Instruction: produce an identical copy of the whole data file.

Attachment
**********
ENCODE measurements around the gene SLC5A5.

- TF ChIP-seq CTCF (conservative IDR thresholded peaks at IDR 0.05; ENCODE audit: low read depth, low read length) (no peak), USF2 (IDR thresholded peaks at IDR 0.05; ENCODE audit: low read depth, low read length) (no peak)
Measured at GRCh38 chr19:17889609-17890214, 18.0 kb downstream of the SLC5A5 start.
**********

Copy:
ENCODE measurements around the gene SLC5A5.

- TF ChIP-seq CTCF (conservative IDR thresholded peaks at IDR 0.05; ENCODE audit: low read depth, low read length) (no peak), USF2 (IDR thresholded peaks at IDR 0.05; ENCODE audit: low read depth, low read length) (no peak)
Measured at GRCh38 chr19:17889609-17890214, 18.0 kb downstream of the SLC5A5 start.